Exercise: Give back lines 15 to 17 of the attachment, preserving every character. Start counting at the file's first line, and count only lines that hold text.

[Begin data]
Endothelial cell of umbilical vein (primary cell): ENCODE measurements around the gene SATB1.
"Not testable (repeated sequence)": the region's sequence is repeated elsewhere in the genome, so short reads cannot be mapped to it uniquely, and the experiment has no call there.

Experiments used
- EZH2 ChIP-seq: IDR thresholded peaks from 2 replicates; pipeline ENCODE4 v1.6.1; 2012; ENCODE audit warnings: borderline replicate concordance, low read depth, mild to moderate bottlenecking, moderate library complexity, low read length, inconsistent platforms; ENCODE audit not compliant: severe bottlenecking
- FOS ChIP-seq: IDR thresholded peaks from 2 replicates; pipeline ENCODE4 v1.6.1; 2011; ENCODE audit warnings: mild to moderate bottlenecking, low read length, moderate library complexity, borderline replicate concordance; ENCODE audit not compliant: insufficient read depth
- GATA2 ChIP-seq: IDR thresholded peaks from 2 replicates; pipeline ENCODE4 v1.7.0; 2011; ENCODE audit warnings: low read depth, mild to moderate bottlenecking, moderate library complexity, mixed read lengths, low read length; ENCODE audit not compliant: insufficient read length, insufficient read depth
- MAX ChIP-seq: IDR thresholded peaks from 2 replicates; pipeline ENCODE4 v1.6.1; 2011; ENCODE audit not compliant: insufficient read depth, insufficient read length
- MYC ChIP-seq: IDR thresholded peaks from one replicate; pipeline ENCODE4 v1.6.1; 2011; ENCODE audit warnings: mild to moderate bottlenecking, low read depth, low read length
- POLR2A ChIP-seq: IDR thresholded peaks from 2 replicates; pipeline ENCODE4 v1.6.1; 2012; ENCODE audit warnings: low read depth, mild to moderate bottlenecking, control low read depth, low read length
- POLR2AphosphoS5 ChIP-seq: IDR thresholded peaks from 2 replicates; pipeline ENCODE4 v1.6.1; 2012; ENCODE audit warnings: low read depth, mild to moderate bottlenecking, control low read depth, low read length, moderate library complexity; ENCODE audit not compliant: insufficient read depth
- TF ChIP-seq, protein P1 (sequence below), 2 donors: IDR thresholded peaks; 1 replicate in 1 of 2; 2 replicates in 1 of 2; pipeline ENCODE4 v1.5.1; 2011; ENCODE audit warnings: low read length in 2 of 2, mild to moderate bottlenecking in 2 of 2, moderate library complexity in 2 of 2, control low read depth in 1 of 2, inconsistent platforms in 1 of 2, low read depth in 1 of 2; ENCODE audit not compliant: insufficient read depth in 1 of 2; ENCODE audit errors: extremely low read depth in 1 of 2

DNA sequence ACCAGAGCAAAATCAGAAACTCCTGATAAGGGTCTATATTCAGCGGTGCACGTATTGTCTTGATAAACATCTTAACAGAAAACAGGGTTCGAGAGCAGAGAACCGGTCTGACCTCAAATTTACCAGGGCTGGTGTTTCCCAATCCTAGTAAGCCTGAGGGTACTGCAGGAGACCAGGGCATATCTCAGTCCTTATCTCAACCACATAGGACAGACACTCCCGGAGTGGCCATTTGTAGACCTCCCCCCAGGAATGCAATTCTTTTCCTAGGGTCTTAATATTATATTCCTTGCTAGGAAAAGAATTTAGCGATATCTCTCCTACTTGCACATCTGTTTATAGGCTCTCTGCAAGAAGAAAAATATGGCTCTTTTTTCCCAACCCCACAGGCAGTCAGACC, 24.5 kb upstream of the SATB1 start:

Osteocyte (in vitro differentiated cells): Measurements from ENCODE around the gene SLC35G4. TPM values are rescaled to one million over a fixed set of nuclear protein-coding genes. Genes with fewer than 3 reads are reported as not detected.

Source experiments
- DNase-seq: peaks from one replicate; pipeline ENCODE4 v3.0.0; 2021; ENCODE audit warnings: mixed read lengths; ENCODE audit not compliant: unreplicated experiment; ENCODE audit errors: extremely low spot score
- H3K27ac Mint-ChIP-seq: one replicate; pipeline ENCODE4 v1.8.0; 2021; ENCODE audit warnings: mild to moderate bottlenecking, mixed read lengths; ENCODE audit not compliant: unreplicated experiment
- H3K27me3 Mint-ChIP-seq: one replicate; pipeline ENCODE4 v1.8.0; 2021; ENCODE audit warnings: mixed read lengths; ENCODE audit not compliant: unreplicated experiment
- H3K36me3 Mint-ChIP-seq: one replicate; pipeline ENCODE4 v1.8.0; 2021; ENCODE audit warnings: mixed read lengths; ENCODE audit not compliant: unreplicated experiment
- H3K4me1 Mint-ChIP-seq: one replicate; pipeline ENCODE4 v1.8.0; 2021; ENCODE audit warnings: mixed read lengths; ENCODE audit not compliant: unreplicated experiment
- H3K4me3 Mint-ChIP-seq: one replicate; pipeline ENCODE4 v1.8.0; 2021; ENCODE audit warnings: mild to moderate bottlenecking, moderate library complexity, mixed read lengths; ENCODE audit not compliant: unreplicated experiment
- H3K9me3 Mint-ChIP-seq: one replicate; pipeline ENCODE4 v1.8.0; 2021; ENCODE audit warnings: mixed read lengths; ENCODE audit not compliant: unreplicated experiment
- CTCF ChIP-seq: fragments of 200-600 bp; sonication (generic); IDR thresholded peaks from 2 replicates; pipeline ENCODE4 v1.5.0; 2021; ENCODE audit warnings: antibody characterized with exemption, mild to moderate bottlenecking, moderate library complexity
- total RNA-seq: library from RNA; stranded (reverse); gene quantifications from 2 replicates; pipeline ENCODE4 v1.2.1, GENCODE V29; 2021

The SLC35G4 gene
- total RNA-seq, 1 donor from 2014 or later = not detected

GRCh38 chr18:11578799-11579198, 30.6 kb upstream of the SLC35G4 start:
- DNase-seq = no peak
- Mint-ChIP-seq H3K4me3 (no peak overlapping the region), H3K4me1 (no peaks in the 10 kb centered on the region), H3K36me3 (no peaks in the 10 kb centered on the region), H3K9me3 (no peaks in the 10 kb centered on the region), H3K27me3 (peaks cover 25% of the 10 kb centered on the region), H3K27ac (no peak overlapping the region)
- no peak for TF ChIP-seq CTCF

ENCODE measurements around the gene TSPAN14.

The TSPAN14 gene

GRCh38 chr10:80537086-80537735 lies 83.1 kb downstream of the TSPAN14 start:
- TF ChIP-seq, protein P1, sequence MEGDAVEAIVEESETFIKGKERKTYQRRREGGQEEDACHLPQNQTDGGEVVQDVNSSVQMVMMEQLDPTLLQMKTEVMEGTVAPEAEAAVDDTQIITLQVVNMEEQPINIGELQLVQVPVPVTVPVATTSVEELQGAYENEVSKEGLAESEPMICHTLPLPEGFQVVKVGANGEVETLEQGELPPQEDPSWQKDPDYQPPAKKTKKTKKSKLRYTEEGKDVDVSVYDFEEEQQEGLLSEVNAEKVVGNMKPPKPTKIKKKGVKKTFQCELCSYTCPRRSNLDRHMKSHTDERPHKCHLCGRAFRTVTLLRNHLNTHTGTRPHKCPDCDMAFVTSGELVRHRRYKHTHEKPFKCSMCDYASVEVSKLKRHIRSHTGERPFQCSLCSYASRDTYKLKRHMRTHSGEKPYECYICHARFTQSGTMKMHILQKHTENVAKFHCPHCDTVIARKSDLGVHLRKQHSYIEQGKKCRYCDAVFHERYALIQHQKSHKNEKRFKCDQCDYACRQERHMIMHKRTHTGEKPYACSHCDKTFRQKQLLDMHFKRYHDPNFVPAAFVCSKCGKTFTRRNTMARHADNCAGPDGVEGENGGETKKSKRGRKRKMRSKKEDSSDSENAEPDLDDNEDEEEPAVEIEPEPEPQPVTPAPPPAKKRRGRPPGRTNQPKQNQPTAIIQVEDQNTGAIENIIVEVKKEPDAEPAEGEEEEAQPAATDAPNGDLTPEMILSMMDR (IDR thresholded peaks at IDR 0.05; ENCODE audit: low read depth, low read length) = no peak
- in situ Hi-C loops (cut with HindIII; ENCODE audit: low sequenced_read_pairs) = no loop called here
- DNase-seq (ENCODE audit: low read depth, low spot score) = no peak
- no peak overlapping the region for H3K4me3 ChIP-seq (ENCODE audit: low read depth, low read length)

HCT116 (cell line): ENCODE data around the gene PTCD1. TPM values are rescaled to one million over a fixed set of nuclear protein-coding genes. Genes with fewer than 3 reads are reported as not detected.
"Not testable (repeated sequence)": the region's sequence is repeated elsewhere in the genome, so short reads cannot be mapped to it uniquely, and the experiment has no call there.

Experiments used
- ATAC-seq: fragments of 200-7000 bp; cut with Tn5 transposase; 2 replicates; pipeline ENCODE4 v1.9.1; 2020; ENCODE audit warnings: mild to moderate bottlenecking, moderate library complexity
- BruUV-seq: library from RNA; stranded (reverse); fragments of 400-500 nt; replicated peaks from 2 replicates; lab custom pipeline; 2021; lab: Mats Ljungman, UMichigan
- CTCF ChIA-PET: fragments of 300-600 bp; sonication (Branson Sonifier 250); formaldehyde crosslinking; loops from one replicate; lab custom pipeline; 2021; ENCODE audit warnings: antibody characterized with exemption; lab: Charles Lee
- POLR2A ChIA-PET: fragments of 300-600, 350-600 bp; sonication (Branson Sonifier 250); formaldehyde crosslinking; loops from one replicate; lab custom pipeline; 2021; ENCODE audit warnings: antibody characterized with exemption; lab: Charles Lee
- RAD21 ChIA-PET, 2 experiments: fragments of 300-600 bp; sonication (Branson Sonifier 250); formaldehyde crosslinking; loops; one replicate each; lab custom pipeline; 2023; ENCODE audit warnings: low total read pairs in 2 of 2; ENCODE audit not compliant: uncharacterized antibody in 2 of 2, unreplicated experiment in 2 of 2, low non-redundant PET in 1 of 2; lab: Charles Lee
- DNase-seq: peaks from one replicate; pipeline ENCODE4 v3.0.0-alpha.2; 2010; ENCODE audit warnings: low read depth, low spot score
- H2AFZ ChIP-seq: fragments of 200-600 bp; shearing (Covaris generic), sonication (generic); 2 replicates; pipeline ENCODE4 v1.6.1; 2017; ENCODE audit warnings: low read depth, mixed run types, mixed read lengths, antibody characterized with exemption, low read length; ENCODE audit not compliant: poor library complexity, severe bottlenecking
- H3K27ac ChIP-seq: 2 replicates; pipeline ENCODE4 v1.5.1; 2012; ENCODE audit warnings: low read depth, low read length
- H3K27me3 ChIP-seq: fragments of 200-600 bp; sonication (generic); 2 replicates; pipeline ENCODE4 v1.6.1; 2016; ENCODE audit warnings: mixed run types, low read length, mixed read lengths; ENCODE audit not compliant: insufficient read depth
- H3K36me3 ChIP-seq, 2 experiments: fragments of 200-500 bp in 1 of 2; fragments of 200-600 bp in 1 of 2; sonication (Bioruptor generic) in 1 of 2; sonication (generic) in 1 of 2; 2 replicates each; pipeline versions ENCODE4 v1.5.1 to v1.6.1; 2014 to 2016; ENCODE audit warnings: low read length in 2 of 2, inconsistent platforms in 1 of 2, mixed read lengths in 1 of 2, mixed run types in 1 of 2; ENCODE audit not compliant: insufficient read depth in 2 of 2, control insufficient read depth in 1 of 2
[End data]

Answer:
- DNase-seq: peaks from one replicate; pipeline ENCODE4 v3.0.0; 2021; ENCODE audit warnings: mixed read lengths; ENCODE audit not compliant: unreplicated experiment; ENCODE audit errors: extremely low spot score
- H3K27ac Mint-ChIP-seq: one replicate; pipeline ENCODE4 v1.8.0; 2021; ENCODE audit warnings: mild to moderate bottlenecking, mixed read lengths; ENCODE audit not compliant: unreplicated experiment
- H3K27me3 Mint-ChIP-seq: one replicate; pipeline ENCODE4 v1.8.0; 2021; ENCODE audit warnings: mixed read lengths; ENCODE audit not compliant: unreplicated experiment